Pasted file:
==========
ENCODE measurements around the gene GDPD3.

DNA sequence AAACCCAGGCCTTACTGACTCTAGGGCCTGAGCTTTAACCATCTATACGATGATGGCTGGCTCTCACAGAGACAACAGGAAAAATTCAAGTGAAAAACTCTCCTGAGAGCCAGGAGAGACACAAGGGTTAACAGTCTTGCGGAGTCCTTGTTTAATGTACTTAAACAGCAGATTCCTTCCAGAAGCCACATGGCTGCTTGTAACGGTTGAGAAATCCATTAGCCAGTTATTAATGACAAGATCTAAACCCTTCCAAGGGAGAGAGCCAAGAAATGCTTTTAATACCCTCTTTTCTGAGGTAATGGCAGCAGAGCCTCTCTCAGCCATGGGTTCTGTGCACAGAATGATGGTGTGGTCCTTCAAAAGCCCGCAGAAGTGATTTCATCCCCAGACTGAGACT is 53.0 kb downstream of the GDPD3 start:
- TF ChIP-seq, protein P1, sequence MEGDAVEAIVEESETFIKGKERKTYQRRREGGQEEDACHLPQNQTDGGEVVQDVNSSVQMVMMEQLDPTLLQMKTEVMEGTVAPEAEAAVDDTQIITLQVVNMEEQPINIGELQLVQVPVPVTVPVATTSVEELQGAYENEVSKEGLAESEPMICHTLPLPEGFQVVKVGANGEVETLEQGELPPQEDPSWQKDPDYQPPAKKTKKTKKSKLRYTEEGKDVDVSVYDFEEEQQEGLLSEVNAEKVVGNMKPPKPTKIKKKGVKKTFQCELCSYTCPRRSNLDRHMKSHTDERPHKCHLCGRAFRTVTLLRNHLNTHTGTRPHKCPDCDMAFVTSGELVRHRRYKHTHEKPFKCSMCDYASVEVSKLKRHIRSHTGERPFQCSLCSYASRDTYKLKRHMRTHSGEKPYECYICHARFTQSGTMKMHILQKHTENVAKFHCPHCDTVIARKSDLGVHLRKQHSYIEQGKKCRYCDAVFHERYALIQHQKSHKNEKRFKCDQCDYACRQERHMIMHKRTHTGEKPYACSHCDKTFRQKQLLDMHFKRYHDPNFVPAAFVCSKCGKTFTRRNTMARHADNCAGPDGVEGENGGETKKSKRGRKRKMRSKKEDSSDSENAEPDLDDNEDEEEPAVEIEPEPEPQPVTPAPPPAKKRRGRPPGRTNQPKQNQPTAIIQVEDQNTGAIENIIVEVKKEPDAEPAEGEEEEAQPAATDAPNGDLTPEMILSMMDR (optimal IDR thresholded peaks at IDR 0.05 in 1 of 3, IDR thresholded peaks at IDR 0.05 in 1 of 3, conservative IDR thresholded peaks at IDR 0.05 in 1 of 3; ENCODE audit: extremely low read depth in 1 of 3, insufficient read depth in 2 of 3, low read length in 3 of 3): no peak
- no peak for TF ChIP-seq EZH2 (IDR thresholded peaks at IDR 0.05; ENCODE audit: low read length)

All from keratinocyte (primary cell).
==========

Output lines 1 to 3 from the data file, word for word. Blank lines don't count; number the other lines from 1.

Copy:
ENCODE measurements around the gene GDPD3.

DNA sequence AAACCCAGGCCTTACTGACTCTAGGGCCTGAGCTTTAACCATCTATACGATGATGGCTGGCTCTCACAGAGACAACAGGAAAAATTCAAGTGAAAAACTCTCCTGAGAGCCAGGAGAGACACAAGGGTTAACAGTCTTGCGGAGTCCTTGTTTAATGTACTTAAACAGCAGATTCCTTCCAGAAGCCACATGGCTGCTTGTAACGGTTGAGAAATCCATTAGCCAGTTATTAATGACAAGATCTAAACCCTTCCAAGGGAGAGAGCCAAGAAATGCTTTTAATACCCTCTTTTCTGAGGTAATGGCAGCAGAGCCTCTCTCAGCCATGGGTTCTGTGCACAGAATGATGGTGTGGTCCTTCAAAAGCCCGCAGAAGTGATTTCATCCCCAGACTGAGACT is 53.0 kb downstream of the GDPD3 start:
- TF ChIP-seq, protein P1, sequence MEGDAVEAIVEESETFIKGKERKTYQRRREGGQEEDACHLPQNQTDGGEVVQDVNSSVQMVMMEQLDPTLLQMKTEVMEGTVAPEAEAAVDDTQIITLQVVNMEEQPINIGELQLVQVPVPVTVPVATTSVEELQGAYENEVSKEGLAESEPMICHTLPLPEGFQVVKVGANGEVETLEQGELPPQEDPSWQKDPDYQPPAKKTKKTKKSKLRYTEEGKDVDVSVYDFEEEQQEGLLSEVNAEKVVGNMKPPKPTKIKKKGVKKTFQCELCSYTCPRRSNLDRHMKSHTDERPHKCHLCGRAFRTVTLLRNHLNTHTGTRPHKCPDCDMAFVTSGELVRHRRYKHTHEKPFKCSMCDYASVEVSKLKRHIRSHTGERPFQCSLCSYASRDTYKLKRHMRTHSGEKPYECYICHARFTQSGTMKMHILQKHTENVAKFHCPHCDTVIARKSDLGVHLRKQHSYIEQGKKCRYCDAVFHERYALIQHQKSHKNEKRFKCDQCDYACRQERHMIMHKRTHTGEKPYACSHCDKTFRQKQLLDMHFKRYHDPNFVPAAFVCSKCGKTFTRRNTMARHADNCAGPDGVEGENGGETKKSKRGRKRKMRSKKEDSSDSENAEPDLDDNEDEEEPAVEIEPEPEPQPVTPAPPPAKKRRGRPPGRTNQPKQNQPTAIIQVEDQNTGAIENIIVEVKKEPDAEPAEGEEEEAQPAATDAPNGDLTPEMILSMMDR (optimal IDR thresholded peaks at IDR 0.05 in 1 of 3, IDR thresholded peaks at IDR 0.05 in 1 of 3, conservative IDR thresholded peaks at IDR 0.05 in 1 of 3; ENCODE audit: extremely low read depth in 1 of 3, insufficient read depth in 2 of 3, low read length in 3 of 3): no peak